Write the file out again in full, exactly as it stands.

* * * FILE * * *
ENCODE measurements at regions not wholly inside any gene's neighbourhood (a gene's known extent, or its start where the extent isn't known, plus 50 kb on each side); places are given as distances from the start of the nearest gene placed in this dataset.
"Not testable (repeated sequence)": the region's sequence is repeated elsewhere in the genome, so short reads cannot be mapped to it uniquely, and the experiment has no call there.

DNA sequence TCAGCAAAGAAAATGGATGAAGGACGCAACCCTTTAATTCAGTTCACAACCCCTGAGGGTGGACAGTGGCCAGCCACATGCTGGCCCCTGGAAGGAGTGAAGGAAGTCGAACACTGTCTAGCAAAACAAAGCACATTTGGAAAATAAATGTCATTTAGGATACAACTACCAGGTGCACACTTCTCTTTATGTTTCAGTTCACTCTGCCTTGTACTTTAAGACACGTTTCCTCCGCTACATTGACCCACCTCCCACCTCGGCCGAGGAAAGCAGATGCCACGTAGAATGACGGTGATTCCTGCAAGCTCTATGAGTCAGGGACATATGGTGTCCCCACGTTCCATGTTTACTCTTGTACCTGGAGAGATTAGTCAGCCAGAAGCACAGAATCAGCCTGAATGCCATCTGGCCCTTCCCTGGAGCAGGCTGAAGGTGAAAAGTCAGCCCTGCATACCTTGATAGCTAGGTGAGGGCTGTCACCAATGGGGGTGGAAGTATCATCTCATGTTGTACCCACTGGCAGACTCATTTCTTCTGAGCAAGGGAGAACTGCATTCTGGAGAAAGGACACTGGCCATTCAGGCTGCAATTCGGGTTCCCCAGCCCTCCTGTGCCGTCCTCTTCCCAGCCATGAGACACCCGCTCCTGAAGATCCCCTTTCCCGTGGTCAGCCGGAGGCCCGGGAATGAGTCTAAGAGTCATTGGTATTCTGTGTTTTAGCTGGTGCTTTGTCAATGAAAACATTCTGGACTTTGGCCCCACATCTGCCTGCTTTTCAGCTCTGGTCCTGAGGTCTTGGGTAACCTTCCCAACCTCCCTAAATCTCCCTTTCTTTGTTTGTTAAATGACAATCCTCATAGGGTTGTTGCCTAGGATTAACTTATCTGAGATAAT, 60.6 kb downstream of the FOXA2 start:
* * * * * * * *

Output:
ENCODE measurements at regions not wholly inside any gene's neighbourhood (a gene's known extent, or its start where the extent isn't known, plus 50 kb on each side); places are given as distances from the start of the nearest gene placed in this dataset.
"Not testable (repeated sequence)": the region's sequence is repeated elsewhere in the genome, so short reads cannot be mapped to it uniquely, and the experiment has no call there.

DNA sequence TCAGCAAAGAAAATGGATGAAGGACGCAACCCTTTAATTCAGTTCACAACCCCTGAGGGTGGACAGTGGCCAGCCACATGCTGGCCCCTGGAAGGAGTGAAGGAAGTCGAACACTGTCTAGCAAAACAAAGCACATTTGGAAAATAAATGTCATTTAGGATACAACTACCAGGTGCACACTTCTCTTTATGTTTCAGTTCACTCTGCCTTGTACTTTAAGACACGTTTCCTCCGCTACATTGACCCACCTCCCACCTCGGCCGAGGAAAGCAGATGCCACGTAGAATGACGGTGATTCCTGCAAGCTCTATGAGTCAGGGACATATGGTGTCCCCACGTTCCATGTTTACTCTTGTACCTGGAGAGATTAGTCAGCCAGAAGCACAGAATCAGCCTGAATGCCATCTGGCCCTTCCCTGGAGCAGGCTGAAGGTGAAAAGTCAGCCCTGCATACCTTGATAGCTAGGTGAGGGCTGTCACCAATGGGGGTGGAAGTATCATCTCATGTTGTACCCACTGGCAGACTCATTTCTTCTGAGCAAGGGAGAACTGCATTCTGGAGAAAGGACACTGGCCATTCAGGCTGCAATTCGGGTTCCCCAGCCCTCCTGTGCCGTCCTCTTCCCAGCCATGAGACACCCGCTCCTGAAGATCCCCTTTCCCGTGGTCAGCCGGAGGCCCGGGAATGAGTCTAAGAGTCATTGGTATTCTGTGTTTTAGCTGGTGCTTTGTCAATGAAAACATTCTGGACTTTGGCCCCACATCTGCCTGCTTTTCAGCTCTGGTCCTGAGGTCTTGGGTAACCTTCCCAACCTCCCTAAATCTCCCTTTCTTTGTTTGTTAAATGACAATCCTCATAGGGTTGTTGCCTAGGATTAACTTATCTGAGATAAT, 60.6 kb downstream of the FOXA2 start: